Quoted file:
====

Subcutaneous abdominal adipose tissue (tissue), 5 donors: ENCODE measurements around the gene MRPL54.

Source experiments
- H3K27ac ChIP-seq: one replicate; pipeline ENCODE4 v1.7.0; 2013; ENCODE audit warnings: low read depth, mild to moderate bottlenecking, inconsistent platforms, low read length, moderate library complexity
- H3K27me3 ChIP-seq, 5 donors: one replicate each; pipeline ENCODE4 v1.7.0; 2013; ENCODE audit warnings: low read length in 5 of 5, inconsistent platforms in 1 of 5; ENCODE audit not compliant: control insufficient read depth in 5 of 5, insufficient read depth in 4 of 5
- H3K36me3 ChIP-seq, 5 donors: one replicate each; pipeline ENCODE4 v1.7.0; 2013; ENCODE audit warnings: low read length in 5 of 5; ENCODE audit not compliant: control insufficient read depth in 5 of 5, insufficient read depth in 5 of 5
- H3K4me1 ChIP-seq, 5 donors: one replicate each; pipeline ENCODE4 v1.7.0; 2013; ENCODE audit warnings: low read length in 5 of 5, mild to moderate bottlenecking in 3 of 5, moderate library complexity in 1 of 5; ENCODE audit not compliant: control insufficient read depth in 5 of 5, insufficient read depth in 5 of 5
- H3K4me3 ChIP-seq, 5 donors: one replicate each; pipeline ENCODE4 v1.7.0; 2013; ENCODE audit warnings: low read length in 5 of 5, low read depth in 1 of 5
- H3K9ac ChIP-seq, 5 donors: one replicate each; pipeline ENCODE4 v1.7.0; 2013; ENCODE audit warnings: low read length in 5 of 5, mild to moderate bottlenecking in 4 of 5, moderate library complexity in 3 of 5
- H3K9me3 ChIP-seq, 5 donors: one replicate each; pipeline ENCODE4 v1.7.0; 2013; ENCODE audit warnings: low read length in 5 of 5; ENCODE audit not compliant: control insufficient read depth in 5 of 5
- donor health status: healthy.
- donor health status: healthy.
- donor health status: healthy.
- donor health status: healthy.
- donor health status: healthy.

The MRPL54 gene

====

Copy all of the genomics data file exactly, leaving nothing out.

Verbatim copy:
Subcutaneous abdominal adipose tissue (tissue), 5 donors: ENCODE measurements around the gene MRPL54.

Source experiments
- H3K27ac ChIP-seq: one replicate; pipeline ENCODE4 v1.7.0; 2013; ENCODE audit warnings: low read depth, mild to moderate bottlenecking, inconsistent platforms, low read length, moderate library complexity
- H3K27me3 ChIP-seq, 5 donors: one replicate each; pipeline ENCODE4 v1.7.0; 2013; ENCODE audit warnings: low read length in 5 of 5, inconsistent platforms in 1 of 5; ENCODE audit not compliant: control insufficient read depth in 5 of 5, insufficient read depth in 4 of 5
- H3K36me3 ChIP-seq, 5 donors: one replicate each; pipeline ENCODE4 v1.7.0; 2013; ENCODE audit warnings: low read length in 5 of 5; ENCODE audit not compliant: control insufficient read depth in 5 of 5, insufficient read depth in 5 of 5
- H3K4me1 ChIP-seq, 5 donors: one replicate each; pipeline ENCODE4 v1.7.0; 2013; ENCODE audit warnings: low read length in 5 of 5, mild to moderate bottlenecking in 3 of 5, moderate library complexity in 1 of 5; ENCODE audit not compliant: control insufficient read depth in 5 of 5, insufficient read depth in 5 of 5
- H3K4me3 ChIP-seq, 5 donors: one replicate each; pipeline ENCODE4 v1.7.0; 2013; ENCODE audit warnings: low read length in 5 of 5, low read depth in 1 of 5
- H3K9ac ChIP-seq, 5 donors: one replicate each; pipeline ENCODE4 v1.7.0; 2013; ENCODE audit warnings: low read length in 5 of 5, mild to moderate bottlenecking in 4 of 5, moderate library complexity in 3 of 5
- H3K9me3 ChIP-seq, 5 donors: one replicate each; pipeline ENCODE4 v1.7.0; 2013; ENCODE audit warnings: low read length in 5 of 5; ENCODE audit not compliant: control insufficient read depth in 5 of 5
- donor health status: healthy.
- donor health status: healthy.
- donor health status: healthy.
- donor health status: healthy.
- donor health status: healthy.

The MRPL54 gene